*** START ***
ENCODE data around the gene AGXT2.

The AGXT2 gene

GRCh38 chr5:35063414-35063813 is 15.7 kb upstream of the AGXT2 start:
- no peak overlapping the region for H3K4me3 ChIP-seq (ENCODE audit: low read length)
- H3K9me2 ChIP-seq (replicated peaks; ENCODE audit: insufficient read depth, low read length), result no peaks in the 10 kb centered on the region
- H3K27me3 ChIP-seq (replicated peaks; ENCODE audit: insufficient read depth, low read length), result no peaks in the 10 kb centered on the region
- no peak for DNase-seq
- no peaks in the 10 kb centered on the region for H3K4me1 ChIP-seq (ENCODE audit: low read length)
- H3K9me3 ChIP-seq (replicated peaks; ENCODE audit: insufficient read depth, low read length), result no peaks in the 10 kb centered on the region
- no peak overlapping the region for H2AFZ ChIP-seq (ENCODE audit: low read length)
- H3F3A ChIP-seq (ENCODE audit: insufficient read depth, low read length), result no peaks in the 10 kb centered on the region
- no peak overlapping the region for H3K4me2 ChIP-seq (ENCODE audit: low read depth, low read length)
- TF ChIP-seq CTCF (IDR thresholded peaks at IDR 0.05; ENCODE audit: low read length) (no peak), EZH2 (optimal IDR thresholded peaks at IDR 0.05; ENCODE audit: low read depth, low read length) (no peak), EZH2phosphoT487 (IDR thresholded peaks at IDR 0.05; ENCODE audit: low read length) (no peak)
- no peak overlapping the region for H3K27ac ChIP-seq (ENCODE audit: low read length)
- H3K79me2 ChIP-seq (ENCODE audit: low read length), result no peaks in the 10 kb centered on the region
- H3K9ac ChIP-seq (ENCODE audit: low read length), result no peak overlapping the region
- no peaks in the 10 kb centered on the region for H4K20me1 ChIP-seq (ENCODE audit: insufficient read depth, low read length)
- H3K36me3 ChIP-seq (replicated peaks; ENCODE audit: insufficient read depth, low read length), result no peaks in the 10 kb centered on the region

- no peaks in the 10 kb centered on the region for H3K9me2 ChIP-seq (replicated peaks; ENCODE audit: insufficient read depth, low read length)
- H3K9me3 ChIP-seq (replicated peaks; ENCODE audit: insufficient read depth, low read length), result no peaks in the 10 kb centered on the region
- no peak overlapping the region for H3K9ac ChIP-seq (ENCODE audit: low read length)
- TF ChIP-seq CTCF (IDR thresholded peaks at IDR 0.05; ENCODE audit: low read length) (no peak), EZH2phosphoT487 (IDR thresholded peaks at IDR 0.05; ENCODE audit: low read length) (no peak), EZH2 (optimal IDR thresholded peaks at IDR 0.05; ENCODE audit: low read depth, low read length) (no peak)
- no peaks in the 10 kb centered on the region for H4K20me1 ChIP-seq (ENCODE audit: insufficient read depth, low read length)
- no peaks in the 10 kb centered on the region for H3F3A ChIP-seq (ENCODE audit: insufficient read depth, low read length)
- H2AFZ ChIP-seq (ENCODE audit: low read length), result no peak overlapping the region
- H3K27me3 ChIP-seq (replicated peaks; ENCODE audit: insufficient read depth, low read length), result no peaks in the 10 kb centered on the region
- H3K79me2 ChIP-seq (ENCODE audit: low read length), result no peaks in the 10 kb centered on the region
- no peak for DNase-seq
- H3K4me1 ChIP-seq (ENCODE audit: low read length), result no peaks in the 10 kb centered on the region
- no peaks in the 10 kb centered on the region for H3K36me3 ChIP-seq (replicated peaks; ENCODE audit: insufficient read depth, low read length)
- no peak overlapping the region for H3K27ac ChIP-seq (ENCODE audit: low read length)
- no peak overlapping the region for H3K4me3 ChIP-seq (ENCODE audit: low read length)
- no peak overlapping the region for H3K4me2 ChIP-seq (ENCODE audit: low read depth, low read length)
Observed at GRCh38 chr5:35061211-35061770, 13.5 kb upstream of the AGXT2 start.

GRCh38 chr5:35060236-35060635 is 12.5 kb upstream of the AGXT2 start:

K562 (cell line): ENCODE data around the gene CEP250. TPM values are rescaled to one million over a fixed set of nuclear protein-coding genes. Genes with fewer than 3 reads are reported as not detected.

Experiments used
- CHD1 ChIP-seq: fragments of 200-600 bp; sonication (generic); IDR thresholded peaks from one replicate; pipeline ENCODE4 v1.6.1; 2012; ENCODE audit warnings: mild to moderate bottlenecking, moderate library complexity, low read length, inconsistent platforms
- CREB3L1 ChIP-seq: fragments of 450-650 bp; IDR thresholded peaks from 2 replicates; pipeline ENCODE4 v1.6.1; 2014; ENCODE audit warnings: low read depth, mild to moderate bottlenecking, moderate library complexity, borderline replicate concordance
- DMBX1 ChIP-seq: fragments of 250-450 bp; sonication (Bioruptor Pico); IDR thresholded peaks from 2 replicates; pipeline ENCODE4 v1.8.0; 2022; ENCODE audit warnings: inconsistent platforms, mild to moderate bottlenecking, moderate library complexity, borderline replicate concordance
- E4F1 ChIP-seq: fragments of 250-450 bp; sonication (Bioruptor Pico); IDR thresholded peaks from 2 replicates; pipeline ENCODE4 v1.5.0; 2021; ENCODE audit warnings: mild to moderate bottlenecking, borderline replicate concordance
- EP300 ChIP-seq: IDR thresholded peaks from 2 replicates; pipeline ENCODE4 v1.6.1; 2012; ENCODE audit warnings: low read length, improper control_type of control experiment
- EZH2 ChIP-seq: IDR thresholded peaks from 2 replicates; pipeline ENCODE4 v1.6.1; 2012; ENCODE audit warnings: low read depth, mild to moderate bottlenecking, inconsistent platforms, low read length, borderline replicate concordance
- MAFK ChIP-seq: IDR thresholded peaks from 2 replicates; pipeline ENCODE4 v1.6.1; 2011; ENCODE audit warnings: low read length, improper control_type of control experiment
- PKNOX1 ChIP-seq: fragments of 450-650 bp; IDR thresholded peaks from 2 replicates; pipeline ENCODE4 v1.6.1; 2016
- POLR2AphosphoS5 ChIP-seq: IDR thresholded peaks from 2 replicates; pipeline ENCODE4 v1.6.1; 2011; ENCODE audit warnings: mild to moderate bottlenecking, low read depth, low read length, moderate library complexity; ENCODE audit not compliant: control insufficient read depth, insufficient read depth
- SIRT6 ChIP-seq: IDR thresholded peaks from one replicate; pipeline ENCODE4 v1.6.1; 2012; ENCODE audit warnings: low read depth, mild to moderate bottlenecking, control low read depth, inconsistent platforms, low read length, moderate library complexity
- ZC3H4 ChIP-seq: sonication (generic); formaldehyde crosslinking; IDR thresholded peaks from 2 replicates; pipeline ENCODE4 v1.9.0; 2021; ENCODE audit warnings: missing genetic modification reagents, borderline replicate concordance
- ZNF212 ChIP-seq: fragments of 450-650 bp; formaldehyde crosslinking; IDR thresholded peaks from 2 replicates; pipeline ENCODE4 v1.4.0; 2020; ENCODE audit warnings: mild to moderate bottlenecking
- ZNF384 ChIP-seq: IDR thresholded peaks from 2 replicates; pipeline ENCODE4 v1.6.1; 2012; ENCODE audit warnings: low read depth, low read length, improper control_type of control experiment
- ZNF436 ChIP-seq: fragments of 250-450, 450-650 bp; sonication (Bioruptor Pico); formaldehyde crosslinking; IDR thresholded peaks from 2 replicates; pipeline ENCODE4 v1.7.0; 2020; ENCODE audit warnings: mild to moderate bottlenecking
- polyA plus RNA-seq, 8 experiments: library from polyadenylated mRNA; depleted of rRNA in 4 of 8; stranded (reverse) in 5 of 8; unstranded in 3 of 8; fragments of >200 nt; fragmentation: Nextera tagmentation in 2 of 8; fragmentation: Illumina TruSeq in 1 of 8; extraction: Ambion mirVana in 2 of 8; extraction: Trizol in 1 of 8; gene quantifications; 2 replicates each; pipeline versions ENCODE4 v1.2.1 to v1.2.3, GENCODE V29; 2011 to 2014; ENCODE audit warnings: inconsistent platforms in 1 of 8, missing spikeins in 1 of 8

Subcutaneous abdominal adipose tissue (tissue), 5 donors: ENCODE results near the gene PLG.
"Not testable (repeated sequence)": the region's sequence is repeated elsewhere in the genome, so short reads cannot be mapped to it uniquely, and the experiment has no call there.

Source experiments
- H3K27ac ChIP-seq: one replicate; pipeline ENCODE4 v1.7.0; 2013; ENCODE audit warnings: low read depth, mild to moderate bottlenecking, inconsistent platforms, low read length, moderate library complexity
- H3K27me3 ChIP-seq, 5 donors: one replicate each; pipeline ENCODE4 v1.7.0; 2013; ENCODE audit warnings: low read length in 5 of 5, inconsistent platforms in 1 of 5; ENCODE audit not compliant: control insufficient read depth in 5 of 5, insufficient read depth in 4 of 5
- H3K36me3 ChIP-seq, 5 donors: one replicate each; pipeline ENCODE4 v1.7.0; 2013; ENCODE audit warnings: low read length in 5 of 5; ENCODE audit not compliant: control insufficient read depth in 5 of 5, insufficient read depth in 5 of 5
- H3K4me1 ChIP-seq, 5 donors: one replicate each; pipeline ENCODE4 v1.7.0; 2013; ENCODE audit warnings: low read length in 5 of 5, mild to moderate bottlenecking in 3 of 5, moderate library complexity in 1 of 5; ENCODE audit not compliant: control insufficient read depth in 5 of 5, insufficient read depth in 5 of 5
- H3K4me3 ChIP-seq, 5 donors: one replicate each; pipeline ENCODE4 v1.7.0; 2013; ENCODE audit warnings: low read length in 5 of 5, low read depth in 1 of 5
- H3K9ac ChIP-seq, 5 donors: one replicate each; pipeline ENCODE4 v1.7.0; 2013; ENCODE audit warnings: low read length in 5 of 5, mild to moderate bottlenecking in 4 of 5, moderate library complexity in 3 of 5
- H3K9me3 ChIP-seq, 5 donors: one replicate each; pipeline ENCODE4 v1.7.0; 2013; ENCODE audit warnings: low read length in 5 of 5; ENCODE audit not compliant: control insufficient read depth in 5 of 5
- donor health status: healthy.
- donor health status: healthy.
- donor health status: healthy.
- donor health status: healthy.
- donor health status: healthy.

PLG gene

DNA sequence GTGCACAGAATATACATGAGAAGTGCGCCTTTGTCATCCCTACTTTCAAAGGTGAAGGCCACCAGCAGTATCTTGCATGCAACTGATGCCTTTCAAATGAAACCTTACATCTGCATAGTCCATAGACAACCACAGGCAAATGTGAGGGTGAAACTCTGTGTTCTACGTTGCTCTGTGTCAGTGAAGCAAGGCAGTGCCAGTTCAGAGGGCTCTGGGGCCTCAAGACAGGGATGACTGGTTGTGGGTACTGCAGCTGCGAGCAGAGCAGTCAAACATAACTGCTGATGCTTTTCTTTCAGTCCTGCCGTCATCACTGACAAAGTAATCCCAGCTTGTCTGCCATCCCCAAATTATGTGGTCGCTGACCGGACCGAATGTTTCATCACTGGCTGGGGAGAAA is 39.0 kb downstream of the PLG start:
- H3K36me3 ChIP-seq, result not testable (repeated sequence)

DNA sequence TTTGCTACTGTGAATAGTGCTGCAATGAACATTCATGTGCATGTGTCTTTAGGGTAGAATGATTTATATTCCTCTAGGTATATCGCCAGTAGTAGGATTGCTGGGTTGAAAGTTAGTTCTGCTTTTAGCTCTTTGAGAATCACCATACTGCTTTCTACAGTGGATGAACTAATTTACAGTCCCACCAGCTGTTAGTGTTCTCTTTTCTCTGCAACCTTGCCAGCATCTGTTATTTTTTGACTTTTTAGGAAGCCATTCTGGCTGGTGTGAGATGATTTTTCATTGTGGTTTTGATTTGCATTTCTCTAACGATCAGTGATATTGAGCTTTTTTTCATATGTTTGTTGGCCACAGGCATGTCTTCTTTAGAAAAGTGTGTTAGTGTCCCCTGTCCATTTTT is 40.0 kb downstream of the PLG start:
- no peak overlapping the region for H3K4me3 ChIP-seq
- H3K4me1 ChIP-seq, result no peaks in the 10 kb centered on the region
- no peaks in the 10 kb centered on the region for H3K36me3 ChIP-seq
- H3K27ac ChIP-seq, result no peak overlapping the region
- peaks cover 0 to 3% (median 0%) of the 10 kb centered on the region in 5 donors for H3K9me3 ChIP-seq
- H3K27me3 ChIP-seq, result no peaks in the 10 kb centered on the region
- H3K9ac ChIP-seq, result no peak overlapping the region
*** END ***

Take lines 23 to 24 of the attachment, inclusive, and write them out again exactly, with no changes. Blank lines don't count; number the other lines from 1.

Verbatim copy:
- no peaks in the 10 kb centered on the region for H4K20me1 ChIP-seq (ENCODE audit: insufficient read depth, low read length)
- no peaks in the 10 kb centered on the region for H3F3A ChIP-seq (ENCODE audit: insufficient read depth, low read length)